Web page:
©Deirdre Nansen McCloskey | COPYRIGHTED MATERIAL

Review of The Cambridge Economic History of Modern Britain.
Edited by Roderick Floud and Paul Johnson. Cambridge University Press.

by Deirdre McCloskey
Times Higher Education Supplement, 15 January 2004
Filed under articles [criticism in history and economic history] [reviews]

Paul A. Johnson

If you have no deep knowledge of acids it comes as a surprise that an acid with very interesting properties has so simple a formula as H2SO4. My, my: just look what those darn chemicals do. If you have thus far read Jane Austen for her exciting plots it will come as a surprise to be told that she invented the free indirect style in the English novel and achieved in that way her comic effects. Remarkable. Notions such as these stick. The unsurprising matter does not. You could call it, in honor of Jerry Seinfeld, the Yada-yada-yada Theory of Learning. "Yada-yada-yada," you will recall, is the all-purpose filler, the etc., the and-so-forth, the proceed-as-before. No one learns from yada. Stick to the surprising stuff. Fortunately most of what people think they already know is wrong. And so you can rather easily surprise them, avoid yada, and teach.

Consider, for example, what you think you know about the subject of these three imposing volumes, the economic history of Britain since William and Mary, written by 51 expert contributors and ably edited by Roderick Floud and Paul Johnson. The subject is parceled out into Vol. 1 on Industrialization 1700-1860, Vol. 2 on Economic Maturity 1860-1939, and Vol. 3 on Structural Change and Growth, 1939-2000. All the numbers and arguments are here, everything you wanted to know---or think you already know. To put the three volumes in leading questions, (1.) How did Britain (Scotland is treated as rather an appendage) come to be rich? (2.) Did Victorian or Edwardian or Georgian Britain Fail? (3.) Did the experiment with massive state intervention after 1939 help or hurt?

If you are like most educated people you have without being sharply aware of it rather a lot of opinions on these matters. In fact you possess a full and even coherent account that goes something like this: The economic life of a nation is like a tree, with stages from acorn to oak, or like human growth, childhood to old age. In England population exploded-the child grew---because death rates fell after the Gin Age. Enclosures were crucial, driving people off the land and into the dark satanic mills. Exploitation, not population growth and the Napoleonic Wars, kept wages low. The overseas slave trade was a crucial source for financing the industrial revolution. That revolution was a matter of big mills and big machines, especially the steam engine. After the Railway Age and the Repeal of Corn Laws, though, Britain failed. The Germans and Americans were better, it turned out, at everything. Agriculture suffered a Great Depression. Britain was crippled by not having investment banks and technical colleges like Germany. For the rest the family firm was stuffy and rigid, and sent the young man off to a minor public school, where he became a twit. Fortunately he could go to India and govern. The Empire was responsible for the prosperity of late Victorian Britain. Loss of the Empire explains Britain's troubles in the 20th century. Trade unions were a big factor in improving conditions for the workers. Capitalism needed to be brought to heel, and fortunately state enterprise, planning, regulation, and subsidies were devised to accomplish this. The balance of payments is a suitable object of policy. Policy, by the way, is easy, a matter of ministerial intent.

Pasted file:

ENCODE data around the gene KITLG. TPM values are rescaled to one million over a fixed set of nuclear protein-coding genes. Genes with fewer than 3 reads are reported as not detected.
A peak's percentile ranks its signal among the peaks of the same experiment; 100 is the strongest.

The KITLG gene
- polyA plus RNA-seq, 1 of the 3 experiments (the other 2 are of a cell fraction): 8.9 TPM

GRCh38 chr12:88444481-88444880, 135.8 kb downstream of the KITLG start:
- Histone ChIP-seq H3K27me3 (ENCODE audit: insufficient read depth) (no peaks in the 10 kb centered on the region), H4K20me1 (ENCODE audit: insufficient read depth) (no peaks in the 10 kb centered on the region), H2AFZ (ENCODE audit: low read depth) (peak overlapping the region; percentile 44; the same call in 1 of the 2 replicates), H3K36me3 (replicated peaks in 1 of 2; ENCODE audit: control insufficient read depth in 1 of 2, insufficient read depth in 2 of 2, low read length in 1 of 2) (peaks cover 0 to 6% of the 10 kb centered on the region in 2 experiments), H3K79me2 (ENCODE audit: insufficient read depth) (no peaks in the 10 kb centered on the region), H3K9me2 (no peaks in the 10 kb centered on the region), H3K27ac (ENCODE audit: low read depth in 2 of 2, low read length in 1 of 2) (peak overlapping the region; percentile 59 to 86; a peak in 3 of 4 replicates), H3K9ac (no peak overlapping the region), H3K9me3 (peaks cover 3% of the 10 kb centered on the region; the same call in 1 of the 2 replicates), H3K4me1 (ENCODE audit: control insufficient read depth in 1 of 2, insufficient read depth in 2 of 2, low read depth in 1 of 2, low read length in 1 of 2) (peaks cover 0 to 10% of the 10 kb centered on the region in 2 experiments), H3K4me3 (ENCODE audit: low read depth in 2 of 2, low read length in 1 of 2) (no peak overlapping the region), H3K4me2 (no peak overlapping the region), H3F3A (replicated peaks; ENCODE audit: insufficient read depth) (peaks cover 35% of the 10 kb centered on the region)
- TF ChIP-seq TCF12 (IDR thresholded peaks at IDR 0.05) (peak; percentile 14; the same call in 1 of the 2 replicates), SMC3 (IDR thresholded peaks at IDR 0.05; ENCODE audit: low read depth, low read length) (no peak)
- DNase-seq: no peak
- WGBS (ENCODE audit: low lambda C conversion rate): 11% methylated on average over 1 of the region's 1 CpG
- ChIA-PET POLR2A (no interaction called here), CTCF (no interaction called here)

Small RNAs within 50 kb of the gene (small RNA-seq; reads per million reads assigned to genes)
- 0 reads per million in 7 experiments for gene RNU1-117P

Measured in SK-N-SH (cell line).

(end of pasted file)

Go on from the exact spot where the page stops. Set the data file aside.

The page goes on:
The received wisdom, the newspaper account of British economic history, your personal yada-yada-yada about the first industrial nation is in every detail mistaken. Nothing of what you think you know is correct. Or so your friends the economic historians of Britain are here to tell you.

The received wisdom c. 1970 was for example that the industrial revolution was a matter of investment. This "capital fundamentalism," as William Easterly has called the comparable conviction among Western economists trying to help the Third World at the time, has been revived in the so-called "new growth theory" over in the Department of Economics. The historian of technology Joel Mokyr thinks differently: "The years 1760-1815 witnessed more than just some lucky breaks in a handful of industries: it was also the period in which people defied gravity through hot-air balloons, began the conquest of smallpox, and learned to can food, to use binary codes for manufacturing purposes, to infer geological strata from fossil evidence, and to burn gas for lighting. . . . In pottery, one of the oldest techniques known to mankind, Josiah Wedgwood and others introduced new materials, new moulding techniques, and improved over-firing." You might think if you were over the Department of Economics that these were merely routine returns on investment, though you would then have the problem of explaining why history waited until Britain in the 18th century to make the investments. "Most of the payoff to technologically creativity," Mokyr points out, on the contrary, "occurs in a more remote future and is spread over a longer period than was previously believed." So there was an enormous change in spirit, which was not aggregately profitable until too late to be explained by mere profit. It was, as Mokyr puts it, an "Industrial Enlightenment," that is, an intellectual---could one say "spiritual"?---change. David Mitch, in one of the few sustained and successful attempts at humor in the volumes, asks what would have happened if the British population had been replaced overnight by Eskimos. The mental experiments gets at the quality of "human capital," and Mitch does point out that the British human capital in turn would work poorly in the Arctic. But surely he is right that "Britain's intellectual vibrancy is the late 18th century . . . would be one of the major losses." Something about those British.

The received wisdom was that modern economic growth was a matter of heroic innovations in steam and cotton. False, says Kristine Bruland of the University of Oslo. "Innovation was a broad process," she argues, "pervasively embedded in many industries," and looks like "a general social propensity to innovate." "The claims for steam as a driving force for growth," to take one example, "are seriously overdone," as Nick von Tunzelmann has long argued. Again, it was something about those British, as David Edgerton (not in the volumes) has been arguing for the period of alleged economic decline. Radar and television and jet engines, among other items, do not come out of a failing economy.